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ATO warns SMSF trustees about illegal retirement schemes

The ATO has warned SMSF trustees to avoid the latest range of retirement planning schemes that are targeting SMSF members, particularly those approaching retirement.

Stuart Jones, Thomson Reuters

As part of its Super Scheme Smart program, the ATO has released further information and case studies for Individuals and Intermediaries to highlight the warning signs and risks associated with these contrived arrangements.

ATO Deputy Commissioner James O'Halloran said such arrangements may be cleverly disguised to look legitimate but are often illegal and involve a lot of paper shuffling that can put SMSFs at risk. If a taxpayer becomes involved in any illegal arrangement, even by accident, Mr O'Halloran said they may incur severe penalties and jeopardise their retirement savings. Just because an arrangement is structured in a way which appears to satisfy certain tax and regulatory rules does not mean it is legal, he said.

Schemes on ATO radar

The latest schemes of concern to the ATO include:

  • SMSFs and property development — artificial arrangements involving SMSFs and related-party property development ventures. While there is no specific prohibition preventing an SMSF investing directly or indirectly in property development ventures, the ATO warns that extreme care must be taken. The schemes typically involve an SMSF subscribing for units in a unit trust that enters into a joint venture to develop a property on land owned by another entity (often a related party). The development profits are often split 50/50 between the unit trust and the other entity, despite the initial contribution by the unit trust to the venture representing less than 50% of the total value. This disproportionate split of profits to the unit trust attempts to channel more of the profits to the concessionally taxed superannuation environment and boost the individuals' retirement savings. The ATO considers that any income distributed to the SMSF by the unit trust will be non-arm's length income (NALI) under s 295-550 of the ITAA 1997 and subject to 45% tax. Any breaches of the sole purpose test or the in-house asset rules under the SIS Act could also result in the ATO revoking the SMSF's complying fund status.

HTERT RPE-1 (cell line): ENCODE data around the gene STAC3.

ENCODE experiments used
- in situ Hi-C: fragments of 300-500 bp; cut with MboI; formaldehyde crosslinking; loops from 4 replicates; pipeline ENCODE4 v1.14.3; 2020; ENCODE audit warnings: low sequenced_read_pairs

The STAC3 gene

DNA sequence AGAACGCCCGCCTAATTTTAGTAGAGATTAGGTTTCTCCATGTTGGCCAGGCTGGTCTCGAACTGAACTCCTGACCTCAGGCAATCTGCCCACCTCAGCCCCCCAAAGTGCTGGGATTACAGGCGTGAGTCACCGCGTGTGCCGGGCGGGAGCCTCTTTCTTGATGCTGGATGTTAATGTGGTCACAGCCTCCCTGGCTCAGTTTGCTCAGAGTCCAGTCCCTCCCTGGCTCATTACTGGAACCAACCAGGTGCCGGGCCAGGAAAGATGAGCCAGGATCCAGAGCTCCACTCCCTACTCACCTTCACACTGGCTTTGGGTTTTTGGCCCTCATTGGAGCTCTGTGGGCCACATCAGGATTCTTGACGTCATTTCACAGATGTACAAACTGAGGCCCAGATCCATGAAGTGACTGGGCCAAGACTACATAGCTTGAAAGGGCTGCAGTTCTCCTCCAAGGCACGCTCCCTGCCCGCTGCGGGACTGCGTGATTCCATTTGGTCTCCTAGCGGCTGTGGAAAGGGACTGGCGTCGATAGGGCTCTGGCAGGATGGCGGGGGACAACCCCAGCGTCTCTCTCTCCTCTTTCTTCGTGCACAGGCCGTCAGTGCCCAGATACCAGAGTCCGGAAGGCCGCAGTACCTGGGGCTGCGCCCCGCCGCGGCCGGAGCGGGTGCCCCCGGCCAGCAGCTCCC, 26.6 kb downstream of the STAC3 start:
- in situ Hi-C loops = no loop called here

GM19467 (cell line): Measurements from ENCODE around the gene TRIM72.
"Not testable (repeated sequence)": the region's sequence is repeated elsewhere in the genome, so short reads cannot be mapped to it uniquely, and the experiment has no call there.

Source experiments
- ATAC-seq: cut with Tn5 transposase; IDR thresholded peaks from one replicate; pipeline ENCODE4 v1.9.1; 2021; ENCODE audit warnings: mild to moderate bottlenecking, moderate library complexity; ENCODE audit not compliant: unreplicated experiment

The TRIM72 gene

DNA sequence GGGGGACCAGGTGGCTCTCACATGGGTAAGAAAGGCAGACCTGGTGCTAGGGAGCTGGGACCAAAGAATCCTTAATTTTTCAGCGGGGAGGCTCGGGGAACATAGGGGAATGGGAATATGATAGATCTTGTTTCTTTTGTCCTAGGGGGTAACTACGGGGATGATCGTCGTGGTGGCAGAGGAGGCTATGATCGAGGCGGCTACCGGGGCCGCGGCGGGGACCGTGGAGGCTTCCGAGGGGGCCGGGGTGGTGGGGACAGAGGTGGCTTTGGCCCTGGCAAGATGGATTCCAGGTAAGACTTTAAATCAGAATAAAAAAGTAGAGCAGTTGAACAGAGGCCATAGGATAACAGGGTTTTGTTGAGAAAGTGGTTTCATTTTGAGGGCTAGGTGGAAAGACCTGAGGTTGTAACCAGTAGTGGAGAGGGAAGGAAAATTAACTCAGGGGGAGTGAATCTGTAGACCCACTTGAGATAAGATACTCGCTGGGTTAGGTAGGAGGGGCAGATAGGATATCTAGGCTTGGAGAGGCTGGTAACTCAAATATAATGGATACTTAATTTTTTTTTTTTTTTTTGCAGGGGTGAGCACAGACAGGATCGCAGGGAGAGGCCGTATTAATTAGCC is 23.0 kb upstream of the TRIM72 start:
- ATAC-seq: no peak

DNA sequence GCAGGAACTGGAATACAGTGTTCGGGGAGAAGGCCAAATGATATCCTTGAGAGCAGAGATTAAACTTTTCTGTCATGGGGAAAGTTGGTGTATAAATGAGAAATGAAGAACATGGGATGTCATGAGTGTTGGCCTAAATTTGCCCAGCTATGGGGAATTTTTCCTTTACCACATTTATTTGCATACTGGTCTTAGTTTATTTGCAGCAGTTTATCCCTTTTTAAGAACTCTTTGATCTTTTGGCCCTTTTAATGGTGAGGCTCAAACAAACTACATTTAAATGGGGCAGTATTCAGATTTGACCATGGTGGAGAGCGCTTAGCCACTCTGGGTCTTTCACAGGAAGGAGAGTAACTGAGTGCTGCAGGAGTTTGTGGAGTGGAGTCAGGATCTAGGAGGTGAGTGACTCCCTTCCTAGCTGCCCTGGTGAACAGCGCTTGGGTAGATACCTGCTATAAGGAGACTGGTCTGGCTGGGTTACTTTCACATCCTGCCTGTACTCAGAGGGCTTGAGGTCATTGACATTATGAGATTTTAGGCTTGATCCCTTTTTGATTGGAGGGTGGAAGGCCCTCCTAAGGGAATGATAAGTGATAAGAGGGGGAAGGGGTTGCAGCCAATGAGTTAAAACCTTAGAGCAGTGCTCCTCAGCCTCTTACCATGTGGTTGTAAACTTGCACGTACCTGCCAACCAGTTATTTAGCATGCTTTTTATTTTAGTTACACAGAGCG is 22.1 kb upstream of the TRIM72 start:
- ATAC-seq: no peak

• Granting legal life interest over commercial property to SMSF — this results in the rental income from the property being diverted to the SMSF (as the holder of the life interest) where it is taxed at lower rates while the individual or related entity retains legal ownership of the property. Typically involves a small business owner using a deed to grant a life estate interest over business real property to their SMSF. While the value of the life interest is only a proportion of the property's value, the SMSF has full access to the commercial property and 100% of the income it generates, which is not reflective of a commercial relationship. Given the close relationship between the parties, the ATO warns that the rental income received by the SMSF may be subject to the NALI provisions (45% tax) if the amount paid by the SMSF for the life interest is not a fair market value. The ATO says this could also have implications for the members' non-concessional contributions cap and pension transfer balance cap. The ATO also notes that the granting of a life interest in relation to residential property (which is not business real property) may also breach s 66 of the SIS Act.
  • Exceeding contributions cap to reduce taxable components — individuals deliberately exceeding their non-concessional contributions cap to manipulate taxable and non-taxable components of their superannuation interest upon refund of the excess. The ATO warns that such arrangements could be subject to the anti-avoidance rules in Pt IVA of the ITAA 1936.

While these schemes are not necessarily specific to the 1 July super changes, the ATO is concerned that they may appear attractive to uninformed SMSF trustees in light of the recent reforms. The latest schemes are in addition to the arrangements previously flagged by the ATO in relation to dividend stripping, diverting personal services income to an SMSF and non-commercial LRBAs.

Post-1 July 2017 arrangements

The ATO said it is also monitoring other arrangements that relate to the super caps and restrictions that apply from 1 July 2017, including the:

  • deliberate use of multiple SMSFs to manipulate tax outcomes. While the ATO accepts that the establishment of multiple SMSFs by itself does not give rise to compliance issues, the ATO says it will further examine cases for any subsequent behaviour intended to manipulate tax outcomes. For example, switching each of the respective funds between accumulation and retirement phase; and
  • use of reserves to circumvent the total superannuation balance or pension transfer balance cap provisions. The ATO accepts that many of the existing reserves in SMSFs have arisen legitimately in the context of legacy pensions. However, the ATO believes there are very limited circumstances where it is appropriate for new reserves to be established in SMSFs. Any inappropriate use of reserves by SMSFs will attract scrutiny, the ATO said.
  • ATO assistance

    The ATO recommends anyone with concerns about such schemes (or who would like to make a voluntary disclosure) should seek professional advice or contact the ATO's Aggressive Tax Planning line — tel: 1800 060 062 or email: See further the ATO Super Scheme Smart webpage.

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